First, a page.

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      05-25-2009
On May 25, 2:28*pm, Andy <(E-Mail Removed)> wrote:
> Weng,
>
> You've told the synthesizer that state2_ns (the combinatorial signal,
> not the register) has to remember its previous value under certain
> circumstances, so it generates a latch to remember the value.
>
> Your choices to avoid the latch include a) avoiding combinatorial
> processes, b) including a default assignment (perhaps from the output
> of the associated register) in combinatorial processes, or c) making
> sure every possible execution path through the process results in all
> driven signals being assigned a value (and not just to themselves).
>
> I always choose (a). If you just have to use a combinatorial process,
> then (b) is much easier to read/write/verify/review than is(c).
>
> Andy


Hi Andy,
"You've told the synthesizer that state2_ns (the combinatorial signal,
not the register) has to remember its previous value under certain
circumstances, so it generates a latch to remember the value."

You are right and I understand it. I am interested in your method a.
Could you give me an example on how to use your method a. in the above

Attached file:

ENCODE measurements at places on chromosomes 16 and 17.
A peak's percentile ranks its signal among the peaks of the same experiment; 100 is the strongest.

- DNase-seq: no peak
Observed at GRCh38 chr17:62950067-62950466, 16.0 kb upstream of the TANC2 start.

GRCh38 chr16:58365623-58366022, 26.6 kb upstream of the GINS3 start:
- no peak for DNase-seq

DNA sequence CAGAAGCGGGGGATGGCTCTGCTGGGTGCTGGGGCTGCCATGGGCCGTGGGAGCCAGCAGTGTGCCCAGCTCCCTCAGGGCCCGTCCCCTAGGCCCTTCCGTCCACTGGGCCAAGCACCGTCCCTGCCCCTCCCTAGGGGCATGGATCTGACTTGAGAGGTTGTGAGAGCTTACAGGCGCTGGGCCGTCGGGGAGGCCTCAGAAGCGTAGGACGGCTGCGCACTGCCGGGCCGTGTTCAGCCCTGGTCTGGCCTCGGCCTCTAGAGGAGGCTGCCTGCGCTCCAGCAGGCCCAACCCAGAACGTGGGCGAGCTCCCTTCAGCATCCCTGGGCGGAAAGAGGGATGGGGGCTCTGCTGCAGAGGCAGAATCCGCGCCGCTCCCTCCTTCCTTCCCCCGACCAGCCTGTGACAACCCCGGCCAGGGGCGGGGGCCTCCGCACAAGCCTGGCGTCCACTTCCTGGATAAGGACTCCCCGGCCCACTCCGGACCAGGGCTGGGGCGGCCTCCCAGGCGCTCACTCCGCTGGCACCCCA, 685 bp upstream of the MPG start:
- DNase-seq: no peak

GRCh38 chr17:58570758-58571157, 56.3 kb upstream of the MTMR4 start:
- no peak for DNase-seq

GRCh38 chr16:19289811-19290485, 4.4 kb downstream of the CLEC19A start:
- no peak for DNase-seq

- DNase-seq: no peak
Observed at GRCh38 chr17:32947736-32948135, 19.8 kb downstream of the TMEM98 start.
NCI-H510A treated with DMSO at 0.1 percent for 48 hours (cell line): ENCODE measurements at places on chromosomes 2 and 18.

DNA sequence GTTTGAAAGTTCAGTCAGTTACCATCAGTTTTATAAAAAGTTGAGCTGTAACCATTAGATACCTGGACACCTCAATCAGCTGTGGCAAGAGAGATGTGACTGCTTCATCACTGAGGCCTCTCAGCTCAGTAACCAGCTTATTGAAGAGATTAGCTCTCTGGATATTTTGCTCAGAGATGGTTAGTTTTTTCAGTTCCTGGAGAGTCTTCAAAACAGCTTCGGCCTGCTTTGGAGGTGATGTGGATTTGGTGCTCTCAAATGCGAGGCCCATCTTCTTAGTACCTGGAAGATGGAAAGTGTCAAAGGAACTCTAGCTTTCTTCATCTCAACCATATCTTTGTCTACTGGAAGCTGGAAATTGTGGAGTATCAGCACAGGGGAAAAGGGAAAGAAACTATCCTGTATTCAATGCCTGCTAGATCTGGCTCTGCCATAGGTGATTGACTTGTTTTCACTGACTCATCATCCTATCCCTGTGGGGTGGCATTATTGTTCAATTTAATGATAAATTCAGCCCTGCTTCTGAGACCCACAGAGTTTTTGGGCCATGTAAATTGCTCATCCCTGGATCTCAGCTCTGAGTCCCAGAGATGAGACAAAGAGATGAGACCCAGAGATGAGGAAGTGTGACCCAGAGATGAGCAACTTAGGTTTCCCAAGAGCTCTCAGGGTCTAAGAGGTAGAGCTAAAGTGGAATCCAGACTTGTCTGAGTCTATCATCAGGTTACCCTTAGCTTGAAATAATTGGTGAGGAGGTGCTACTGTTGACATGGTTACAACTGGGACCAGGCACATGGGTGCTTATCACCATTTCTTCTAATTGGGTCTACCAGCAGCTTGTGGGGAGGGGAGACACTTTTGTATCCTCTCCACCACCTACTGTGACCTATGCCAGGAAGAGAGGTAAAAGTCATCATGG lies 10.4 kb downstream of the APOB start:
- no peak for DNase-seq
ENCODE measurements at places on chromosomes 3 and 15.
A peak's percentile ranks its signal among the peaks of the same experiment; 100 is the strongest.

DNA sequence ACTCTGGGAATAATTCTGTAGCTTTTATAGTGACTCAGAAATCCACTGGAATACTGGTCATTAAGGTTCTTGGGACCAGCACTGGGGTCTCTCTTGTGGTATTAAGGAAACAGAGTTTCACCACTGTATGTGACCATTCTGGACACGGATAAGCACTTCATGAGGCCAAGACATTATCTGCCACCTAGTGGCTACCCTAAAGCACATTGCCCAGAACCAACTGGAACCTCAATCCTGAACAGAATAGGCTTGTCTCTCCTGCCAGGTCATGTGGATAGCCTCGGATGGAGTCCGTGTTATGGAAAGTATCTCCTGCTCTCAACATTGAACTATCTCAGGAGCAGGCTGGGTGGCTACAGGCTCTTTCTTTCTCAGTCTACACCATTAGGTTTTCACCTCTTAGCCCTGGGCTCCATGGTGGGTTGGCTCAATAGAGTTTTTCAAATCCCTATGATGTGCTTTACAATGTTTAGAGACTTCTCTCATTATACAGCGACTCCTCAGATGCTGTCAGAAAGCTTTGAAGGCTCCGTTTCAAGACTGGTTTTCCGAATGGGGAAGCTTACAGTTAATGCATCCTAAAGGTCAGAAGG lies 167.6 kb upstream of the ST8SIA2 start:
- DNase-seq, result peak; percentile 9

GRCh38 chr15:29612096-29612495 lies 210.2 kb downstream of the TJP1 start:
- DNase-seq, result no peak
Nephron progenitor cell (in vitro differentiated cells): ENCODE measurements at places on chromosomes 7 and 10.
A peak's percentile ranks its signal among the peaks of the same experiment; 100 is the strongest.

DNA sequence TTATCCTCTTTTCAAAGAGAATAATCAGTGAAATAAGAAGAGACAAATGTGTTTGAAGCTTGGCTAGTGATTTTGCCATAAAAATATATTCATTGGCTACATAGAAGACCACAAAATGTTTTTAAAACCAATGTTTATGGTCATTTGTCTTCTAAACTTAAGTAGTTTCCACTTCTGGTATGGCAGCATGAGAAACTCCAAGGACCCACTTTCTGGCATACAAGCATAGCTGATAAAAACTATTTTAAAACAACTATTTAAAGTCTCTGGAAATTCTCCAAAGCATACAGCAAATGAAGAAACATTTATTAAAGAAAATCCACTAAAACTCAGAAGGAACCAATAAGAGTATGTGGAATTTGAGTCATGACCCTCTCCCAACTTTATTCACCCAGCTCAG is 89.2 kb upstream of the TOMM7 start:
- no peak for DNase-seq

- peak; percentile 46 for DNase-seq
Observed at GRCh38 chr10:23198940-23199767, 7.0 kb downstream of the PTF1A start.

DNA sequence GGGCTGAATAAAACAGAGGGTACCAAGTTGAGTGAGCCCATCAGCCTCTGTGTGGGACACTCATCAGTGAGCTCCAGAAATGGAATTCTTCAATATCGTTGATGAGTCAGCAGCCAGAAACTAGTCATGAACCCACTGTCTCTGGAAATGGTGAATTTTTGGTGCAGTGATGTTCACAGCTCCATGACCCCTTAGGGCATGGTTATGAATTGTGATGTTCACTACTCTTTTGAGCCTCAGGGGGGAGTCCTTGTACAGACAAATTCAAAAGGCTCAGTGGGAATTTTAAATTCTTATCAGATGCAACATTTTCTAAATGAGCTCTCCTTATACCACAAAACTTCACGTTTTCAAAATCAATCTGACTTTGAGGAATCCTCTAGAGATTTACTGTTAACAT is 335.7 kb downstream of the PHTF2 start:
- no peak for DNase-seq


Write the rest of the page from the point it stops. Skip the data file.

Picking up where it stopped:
situation.

Thank you.

Weng
 
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Andy
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      05-26-2009
Here ya go...

State2 : process(CLK)
begin
if rising_edge(CLK) then
if SINI = '1' then
State2 <= Idle_S;
else
case State2 is
when Idle_S =>
if A1 = '1' then
State2 <= X_S;
end if;
when X_S =>
if A2 = '1' then
State2 <= Idle_S;
end if;
end case;
end if; -- sini
end if; -- clk
end process;


Unless you know that SINI is initially asserted (to initialize the
state machine), you will need a reset for the state machine too.

Andy
 
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Weng Tianxiang
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      05-26-2009
On May 26, 5:58*am, Andy <(E-Mail Removed)> wrote:
> Here ya go...
>
> State2 : process(CLK)
> begin
> * *if rising_edge(CLK) then
> * * * if SINI = '1' then
> * * * * State2 <= Idle_S;
> * * * else
> * * * * case State2 is
> * * * * when Idle_S =>
> * * * * * if A1 = '1' then
> * * * * * * State2 <= X_S;
> * * * * * end if;
> * * * * when X_S =>
> * * * * * if A2 = '1' then
> * * * * * * State2 <= Idle_S;
> * * * * * end if;
> * * * * end case;
> * * * end if; -- sini
> * *end if; -- clk
> end process;
>
> Unless you know that SINI is initially asserted (to initialize the